His breakout finish came last year when he placed in the Top 8 of Pro Tour–Berlin with Elves. Ever modest about his own abilities, Martin chalked up most of the credit for that finish to his deck—not that he would trade in the finish or the opportunity to play alongside his good friends. As opposed to his first Pro Tour experience in New Orleans where he was unprepared for the latest technological developments in Extended, in Berlin it was Martin and his friends who came armed to the teeth with cutting-edge decks.


Level 1: 1 point

  • One bye at all Grand Prix
Level 2: 10 points
  • Two byes at all Grand Prix
  • Invitation to Nationals
Level 3: 15 points
  • Two byes at all Grand Prix
  • Invitation to Nationals and to 1 Pro Tour or Worlds in the current season
Level 4: 20 points
  • Three byes at all Grand Prix
  • Invitation to Nationals and all Pro Tours and Worlds in the current season
Level 5: 25 points
  • Three byes at all Grand Prix
  • Invitation to Nationals and all Pro Tours and Worlds in the current season
  • $250 appearance fee at Pro Tours and Worlds
Level 6: 30 points
  • Three byes at all Grand Prix
  • Invitation to Nationals and all Pro Tours and Worlds in the current season
  • $1250 appearance fee at Pro Tours and Worlds
  • One expenses-paid air travel ticket to a Pro Tour or Worlds during the current season
Level 7: 40 points
  • Three byes at all Grand Prix
  • Invitation to Nationals and all Pro Tours and Worlds in the current season
  • $1750 appearance fee at Pro Tour and Worlds
  • $250 appearance fee at Grand Prix
  • Expenses-paid air travel tickets to all Pro Tours and the World Championship during the current season
Level 8: 50 points
  • Three byes at all Grand Prix
  • Invitation to Nationals and all Pro Tours and Worlds in the current season
  • $2250 appearance fee at Pro Tours and Worlds
  • $500 appearance at Grand Prix
  • Expenses-paid air travel tickets and hotel accommodations at all Pro Tours and Worlds during the current season

"It felt great," said Martin of finally stepping onto the proverbial Sunday stage. "Even better, since Matej Zatlkaj and Sebastian Thaler from our group Top 8ed too. Two Czechoslovak guys in one Top 8? Never happened before. The deck was awesome. I started 6-0, 12-0 in games, losing only once in two days. You can probably make a point that even a monkey could have probably Top 8ed with Elves in Berlin, but I knew how to play it very well—sideboard, matchups, everything. We had the deck for so long. I won an Extended tournament with Elves one month before the Pro Tour."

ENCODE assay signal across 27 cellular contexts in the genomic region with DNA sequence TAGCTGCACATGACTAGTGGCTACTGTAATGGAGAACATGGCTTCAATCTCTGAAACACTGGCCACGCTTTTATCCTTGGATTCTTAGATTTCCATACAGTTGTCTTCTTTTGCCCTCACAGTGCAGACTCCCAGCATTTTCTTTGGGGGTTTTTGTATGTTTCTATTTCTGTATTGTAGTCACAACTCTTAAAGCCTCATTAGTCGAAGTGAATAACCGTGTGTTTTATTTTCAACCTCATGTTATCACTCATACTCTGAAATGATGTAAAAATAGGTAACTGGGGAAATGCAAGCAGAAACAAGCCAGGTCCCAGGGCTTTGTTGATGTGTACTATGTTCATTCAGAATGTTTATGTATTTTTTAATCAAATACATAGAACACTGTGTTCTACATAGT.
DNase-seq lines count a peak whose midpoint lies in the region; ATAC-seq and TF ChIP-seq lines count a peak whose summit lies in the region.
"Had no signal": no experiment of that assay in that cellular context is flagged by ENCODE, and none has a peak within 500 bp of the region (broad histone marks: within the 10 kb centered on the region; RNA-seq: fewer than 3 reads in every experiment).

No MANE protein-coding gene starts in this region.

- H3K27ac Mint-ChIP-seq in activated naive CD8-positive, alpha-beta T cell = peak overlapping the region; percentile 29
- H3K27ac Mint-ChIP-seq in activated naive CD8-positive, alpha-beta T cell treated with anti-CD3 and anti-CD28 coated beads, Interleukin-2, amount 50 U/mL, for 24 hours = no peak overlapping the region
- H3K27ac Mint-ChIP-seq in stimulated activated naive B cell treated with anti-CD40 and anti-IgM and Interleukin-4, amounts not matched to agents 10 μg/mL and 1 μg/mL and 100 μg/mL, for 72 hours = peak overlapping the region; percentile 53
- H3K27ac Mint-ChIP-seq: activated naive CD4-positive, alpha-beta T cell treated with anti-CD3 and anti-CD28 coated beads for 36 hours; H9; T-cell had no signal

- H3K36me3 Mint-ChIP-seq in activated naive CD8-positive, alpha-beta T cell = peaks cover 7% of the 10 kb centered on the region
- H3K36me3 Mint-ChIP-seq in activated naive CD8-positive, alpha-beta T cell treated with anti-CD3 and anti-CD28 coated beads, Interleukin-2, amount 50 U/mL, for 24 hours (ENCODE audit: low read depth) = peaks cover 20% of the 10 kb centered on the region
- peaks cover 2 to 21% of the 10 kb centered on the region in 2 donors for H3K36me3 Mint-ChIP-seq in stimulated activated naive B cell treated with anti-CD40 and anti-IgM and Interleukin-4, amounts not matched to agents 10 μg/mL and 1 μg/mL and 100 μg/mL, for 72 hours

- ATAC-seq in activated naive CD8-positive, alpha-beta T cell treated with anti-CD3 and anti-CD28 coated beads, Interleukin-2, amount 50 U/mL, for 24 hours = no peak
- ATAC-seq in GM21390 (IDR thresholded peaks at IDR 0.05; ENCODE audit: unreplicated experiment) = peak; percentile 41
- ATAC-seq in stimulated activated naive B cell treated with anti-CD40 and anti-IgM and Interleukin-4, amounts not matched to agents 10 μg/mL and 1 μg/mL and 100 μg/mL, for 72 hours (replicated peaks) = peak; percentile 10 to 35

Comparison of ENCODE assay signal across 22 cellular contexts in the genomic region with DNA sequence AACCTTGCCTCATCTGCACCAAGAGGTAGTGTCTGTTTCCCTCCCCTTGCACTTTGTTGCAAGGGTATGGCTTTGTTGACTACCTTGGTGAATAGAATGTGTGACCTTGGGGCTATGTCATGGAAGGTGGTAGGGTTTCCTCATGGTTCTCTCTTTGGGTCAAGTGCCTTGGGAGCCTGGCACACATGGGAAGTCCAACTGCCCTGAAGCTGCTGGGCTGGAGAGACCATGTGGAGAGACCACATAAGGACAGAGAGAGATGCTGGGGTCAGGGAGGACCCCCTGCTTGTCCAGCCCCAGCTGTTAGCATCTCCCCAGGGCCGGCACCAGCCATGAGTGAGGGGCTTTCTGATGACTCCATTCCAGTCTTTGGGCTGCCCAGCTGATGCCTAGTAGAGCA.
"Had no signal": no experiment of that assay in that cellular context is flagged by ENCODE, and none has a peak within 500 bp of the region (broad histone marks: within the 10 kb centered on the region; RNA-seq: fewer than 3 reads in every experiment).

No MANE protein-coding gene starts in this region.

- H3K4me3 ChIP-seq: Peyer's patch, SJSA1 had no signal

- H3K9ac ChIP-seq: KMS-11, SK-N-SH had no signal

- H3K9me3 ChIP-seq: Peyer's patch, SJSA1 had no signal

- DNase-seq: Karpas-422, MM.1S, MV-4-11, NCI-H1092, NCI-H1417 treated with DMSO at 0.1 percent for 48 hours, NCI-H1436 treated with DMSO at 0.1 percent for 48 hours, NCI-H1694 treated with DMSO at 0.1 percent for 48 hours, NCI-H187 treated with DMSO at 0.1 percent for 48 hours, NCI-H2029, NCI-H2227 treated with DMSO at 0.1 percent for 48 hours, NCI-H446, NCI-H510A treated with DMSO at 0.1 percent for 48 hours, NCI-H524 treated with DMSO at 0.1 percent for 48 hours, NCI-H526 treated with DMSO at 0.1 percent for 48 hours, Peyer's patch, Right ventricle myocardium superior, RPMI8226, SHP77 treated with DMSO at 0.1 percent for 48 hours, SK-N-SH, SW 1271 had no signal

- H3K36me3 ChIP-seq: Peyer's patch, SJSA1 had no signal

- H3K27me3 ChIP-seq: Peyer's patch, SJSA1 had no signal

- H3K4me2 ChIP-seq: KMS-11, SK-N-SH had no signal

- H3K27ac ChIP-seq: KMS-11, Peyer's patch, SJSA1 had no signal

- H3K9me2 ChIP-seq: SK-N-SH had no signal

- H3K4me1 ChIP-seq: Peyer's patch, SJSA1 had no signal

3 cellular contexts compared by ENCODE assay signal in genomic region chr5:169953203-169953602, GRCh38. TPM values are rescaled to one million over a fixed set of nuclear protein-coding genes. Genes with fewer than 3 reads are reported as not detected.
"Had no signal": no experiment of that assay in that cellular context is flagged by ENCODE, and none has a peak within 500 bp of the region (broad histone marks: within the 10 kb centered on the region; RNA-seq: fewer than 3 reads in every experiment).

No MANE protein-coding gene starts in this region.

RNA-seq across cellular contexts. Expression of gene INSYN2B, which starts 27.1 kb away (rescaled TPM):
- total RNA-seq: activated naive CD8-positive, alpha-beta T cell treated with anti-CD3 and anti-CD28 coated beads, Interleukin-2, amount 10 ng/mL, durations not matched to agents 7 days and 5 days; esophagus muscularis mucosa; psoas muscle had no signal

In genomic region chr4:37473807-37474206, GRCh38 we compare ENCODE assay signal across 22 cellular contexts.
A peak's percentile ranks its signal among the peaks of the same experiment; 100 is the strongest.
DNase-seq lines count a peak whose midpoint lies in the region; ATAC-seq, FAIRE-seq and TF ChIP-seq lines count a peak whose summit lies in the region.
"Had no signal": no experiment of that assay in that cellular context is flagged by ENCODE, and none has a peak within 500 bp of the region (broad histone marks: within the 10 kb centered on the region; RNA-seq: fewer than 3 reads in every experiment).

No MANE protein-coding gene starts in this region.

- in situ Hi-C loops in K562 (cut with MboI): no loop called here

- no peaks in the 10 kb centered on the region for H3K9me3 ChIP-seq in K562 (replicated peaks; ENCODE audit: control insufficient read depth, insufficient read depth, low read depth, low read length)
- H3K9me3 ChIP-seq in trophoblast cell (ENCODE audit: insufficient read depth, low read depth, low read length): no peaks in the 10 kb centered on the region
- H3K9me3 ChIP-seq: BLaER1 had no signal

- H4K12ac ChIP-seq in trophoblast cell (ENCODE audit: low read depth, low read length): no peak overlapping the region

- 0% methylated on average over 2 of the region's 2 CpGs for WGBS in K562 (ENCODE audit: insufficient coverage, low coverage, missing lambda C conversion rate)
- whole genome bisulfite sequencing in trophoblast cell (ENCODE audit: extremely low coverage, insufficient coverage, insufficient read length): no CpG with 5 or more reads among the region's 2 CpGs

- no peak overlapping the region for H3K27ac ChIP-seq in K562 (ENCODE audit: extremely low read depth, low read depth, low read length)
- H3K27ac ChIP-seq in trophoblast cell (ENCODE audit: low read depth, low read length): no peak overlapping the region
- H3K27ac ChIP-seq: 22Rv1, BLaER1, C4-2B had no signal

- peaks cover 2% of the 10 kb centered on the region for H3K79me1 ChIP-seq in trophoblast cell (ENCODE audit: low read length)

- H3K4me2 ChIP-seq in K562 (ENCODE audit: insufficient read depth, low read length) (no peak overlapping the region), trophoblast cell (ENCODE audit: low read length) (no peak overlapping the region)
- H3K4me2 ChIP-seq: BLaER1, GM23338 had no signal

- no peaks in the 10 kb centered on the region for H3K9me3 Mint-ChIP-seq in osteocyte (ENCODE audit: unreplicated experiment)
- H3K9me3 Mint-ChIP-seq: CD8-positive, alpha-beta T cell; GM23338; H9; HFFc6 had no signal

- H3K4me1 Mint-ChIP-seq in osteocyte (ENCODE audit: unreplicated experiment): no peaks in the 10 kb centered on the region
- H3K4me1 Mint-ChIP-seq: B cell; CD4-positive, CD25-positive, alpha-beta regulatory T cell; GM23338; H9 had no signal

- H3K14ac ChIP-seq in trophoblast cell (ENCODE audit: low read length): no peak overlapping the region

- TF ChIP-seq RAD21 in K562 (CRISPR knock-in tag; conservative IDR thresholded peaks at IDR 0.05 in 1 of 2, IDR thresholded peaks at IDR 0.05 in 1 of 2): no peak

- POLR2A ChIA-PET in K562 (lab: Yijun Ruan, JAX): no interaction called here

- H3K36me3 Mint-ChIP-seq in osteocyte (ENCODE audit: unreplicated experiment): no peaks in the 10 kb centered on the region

Martin continued his winning ways into the current season with a remarkably consistent string of finishes that included 17th at GP–Los Angeles, 12th at GP–Rotterdam, 12th at GP–Hanover, and 11th at Pro Tour–Kyoto. He has kicked things into another gear during the past two tournaments with second place finishes at Grand Prix–Brighton—losing to Hall of Famer Olivier Ruel in the finals—and Grand Prix–Bangkok—losing to PT Geneva Top 8 competitor Shinghou Kurihara. Has he done anything different in approaching these recent events.

"Not really. I just stopped losing the matches for Top 8," said Martin, who was in Niigata waiting to see if he could do just one win better at this weekend's Grand Prix. "Maybe I just stopped whining and started winning instead. It's hard to say since a lot of people think M10 is just a lottery."

Martin gets to return home next weekend when the Grand Prix circuit stops in his homeland for Grand Prix–Prague. He will have his hands full showing people around and playing host—hospitality Martin feels obligated to return to the community.

"It feels ... right," he said. "When I went to Kyoto for the PT earlier this year, Shuhei [Nakamura] offered to let me stay at his place with [Raphael] Levy and other Japanese players like Yuuya [Watanabe] and Kenji [Tsumura] and we had a really good time. It feels good to be able to sort of repay the favor by showing them, and other people interested in sightseeing, Prague. It will be a lot of fun."

I wrapped up my conversation with Martin by asking him a couple of quick questions:

Favorite deck of all time: "Elves from Berlin would be an obvious choice, but I'm gonna go with Charbelcher-Severance from PT–New Orleans and Tooth and Nail during Affinity-era Standard."

Favorite card of all time: "Counterspell with the green guy making a "V" with his fingers."

Player you least want to sit down to play against in an elimination match: "Probably Guillaume Wafo-Tapa and Shuhei Nakamura. I'm not nervous playing against anyone but I have the most respect for these two."

In closing, tell us something surprising about yourself: "At the beginning of last year I wanted to quit Magic if I didn't have a good finish in Kuala Lumpur. I partied all night, slept about an hour, and then 7-0'd Day One. Something probably wanted me to stick around."

    Closing the Books on the Austin PTQ Season

This is the last weekend for players in the United States to win the proverbial Blue Envelope to Pro Tour–Austin at a PTQ. There are a handful of PTQs in Japan and Europe next weekend, and you could still finish in the top 16 at Grand Prix–Prague or play in the LCQ at the Pro Tour, but if you want to do it with your airfare covered as part of your prize the options are running out. I am going to try my hardest to make it to Edison, NJ for what is sure to be an impressive scrum for the slot. Good luck to everyone battling this weekend!